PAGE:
In the video he produced for the competition, viewable here, Cole mentions the Kickstarter, saying: ‘The biggest challenge I had to face is when I launched a new product on a crowdfunding site and it got overfunded. I wasn’t prepared for mass production and I went into a great deal of personal debt redesigning the product, filling orders and trying to figure it all out. At the time it looked like the end of things.’

Since then there have been no updates. SnapFocus appears to be available to buy on the official Midas Mount site, but no-one who initially invested in the project has claimed to have received their promised unit.

Midas Mount has not responded to AP’s request for comment.

 

Investor Beware

While Kickstarter obviously keeps an eye on projects that get funded and those that don’t, when AP asked if it kept data on projects that were funded and subsequently failed to come to fruition, a spokesman for the site was unable to provide any.

‘Of course, not all projects will go as planned — honest failure is part of the creative process, and a system without risk would also be a system without the kind of innovation that comes from taking risks. So there is always risk involved in backing a project on Kickstarter,’ he said.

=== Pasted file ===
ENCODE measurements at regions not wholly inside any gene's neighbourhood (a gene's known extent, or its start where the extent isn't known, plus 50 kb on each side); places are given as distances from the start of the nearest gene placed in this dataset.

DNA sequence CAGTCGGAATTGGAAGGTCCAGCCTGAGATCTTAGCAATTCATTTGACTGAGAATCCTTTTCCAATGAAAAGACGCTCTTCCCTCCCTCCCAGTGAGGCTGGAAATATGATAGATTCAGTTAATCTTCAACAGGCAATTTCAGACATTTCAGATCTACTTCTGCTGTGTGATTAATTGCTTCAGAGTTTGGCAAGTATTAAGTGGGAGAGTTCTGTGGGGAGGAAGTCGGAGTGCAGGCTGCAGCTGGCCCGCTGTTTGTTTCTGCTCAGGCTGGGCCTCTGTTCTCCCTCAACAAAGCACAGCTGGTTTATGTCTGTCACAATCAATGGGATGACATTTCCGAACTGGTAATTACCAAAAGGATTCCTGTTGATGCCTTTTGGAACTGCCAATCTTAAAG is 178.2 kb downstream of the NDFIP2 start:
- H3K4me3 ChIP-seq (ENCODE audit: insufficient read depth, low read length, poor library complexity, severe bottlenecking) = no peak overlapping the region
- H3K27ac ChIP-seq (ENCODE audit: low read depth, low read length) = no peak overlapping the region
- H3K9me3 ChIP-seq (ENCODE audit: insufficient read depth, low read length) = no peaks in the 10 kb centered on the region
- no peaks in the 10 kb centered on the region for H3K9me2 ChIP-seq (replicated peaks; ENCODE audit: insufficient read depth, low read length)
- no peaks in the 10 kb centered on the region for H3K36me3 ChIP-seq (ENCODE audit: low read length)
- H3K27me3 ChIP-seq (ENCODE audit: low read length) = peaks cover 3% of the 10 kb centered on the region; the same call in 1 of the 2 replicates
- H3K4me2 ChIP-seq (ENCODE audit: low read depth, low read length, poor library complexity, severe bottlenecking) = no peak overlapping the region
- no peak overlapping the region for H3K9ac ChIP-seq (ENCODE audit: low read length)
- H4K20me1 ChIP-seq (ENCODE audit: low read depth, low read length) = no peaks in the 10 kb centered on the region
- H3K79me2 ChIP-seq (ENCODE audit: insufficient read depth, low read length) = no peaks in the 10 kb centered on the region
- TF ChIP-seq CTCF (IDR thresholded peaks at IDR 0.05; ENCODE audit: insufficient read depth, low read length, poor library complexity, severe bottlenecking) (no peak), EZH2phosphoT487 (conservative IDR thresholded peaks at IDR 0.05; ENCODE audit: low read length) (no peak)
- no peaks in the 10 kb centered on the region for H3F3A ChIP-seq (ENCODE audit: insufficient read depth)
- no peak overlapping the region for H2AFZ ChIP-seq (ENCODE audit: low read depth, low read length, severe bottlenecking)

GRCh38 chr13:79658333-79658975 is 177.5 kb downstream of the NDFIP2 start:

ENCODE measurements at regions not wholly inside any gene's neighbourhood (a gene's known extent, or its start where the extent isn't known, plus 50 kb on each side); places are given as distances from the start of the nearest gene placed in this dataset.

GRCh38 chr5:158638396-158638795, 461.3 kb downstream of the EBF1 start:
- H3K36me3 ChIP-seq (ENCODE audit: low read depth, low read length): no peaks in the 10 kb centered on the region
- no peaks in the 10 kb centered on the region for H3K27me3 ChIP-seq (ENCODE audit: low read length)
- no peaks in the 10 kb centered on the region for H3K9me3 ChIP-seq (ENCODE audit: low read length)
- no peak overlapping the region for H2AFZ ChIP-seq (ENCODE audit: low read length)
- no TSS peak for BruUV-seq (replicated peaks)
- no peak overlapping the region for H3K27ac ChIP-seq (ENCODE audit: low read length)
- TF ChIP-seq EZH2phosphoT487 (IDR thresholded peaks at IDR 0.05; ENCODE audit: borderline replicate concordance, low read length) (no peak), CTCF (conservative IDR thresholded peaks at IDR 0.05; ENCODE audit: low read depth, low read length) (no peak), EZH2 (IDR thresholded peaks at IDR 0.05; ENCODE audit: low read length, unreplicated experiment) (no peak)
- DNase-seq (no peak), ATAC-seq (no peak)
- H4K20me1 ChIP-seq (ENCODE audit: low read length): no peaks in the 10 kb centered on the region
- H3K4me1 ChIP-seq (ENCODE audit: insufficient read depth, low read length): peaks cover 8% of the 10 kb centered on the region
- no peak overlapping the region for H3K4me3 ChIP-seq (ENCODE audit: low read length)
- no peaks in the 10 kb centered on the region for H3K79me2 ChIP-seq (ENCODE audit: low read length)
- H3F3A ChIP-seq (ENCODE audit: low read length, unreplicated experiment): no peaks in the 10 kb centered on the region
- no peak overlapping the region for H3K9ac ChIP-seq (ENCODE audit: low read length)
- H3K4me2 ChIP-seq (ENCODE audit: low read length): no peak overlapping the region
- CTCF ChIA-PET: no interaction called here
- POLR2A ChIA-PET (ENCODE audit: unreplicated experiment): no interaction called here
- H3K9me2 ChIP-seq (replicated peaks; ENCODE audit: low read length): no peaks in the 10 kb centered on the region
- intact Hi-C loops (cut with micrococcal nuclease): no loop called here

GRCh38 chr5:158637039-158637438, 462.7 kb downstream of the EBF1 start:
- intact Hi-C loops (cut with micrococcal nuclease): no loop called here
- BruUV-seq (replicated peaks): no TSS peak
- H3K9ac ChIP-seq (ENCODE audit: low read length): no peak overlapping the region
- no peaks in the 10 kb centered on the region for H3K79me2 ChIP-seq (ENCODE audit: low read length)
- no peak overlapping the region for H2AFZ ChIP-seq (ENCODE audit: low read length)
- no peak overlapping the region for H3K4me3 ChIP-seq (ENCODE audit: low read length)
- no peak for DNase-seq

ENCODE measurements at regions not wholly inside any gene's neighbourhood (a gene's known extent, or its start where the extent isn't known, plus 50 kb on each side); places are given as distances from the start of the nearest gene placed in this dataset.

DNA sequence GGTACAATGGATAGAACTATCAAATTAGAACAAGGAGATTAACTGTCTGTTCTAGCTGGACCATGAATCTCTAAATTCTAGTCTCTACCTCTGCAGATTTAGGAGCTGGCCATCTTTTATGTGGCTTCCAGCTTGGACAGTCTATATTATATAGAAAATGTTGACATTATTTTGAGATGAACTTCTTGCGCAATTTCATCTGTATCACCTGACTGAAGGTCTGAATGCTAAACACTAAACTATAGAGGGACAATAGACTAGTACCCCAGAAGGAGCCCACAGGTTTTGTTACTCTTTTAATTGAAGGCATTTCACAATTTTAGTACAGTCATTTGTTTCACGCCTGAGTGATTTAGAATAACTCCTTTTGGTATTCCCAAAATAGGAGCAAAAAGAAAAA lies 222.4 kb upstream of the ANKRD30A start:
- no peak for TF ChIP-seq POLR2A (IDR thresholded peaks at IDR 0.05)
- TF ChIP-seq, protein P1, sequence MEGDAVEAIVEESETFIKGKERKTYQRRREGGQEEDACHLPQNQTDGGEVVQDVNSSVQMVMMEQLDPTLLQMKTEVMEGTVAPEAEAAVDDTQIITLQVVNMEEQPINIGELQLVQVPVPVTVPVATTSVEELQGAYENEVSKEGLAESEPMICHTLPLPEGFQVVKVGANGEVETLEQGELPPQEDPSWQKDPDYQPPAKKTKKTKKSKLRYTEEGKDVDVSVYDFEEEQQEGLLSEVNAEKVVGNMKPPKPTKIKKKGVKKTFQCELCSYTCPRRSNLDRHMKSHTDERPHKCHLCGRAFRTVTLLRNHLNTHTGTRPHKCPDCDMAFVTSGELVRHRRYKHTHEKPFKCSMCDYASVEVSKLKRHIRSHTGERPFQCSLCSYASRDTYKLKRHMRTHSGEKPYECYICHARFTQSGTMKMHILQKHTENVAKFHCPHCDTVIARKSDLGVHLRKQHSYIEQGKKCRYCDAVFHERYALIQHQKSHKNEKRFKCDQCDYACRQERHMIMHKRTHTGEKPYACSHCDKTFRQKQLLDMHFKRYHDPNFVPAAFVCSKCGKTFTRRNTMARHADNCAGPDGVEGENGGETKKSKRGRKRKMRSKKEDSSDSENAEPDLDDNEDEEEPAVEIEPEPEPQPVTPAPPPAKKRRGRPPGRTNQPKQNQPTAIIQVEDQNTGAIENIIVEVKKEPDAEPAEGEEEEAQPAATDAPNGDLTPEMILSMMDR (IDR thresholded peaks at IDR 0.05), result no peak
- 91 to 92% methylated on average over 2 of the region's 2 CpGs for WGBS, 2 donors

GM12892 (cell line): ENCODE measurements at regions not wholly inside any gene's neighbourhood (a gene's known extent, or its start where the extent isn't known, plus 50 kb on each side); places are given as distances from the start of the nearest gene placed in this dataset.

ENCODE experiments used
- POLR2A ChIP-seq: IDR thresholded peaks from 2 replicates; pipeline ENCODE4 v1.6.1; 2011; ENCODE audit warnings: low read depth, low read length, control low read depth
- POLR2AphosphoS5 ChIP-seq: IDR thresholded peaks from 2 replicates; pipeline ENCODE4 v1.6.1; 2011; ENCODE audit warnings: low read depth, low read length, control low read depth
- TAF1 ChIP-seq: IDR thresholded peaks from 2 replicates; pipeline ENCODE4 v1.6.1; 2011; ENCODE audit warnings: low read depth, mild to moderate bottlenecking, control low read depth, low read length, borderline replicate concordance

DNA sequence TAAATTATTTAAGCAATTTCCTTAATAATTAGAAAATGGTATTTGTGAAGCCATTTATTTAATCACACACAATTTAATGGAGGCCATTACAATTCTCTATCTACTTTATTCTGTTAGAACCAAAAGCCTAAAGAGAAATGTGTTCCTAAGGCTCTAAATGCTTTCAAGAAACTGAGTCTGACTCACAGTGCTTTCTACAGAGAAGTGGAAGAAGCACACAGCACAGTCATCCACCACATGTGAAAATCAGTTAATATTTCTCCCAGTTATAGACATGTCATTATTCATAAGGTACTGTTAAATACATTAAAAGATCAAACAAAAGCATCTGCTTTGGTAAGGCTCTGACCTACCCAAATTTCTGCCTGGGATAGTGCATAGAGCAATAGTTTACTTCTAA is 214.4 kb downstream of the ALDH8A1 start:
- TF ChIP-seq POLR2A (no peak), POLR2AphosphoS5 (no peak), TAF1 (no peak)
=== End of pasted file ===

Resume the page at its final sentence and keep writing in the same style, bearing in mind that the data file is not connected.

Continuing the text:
‘Part of our responsibility is to make sure everyone has the right expectations going in. We’re investing heavily in creating a system that has the health and integrity to survive for the long term. An important part of that system is our all-or-nothing funding model, which empowers our community to decide what should get made.’

There are without a doubt many great projects that have seen life through Kickstarter, and its future as an important part of the photo world looks assured. However, if you’re looking to put your money behind a crowdfunding project it’s worth taking some of the cautionary tales above to heart. Placing money on a Kickstarter is paying for a promise, not a product, and not all promises can be kept.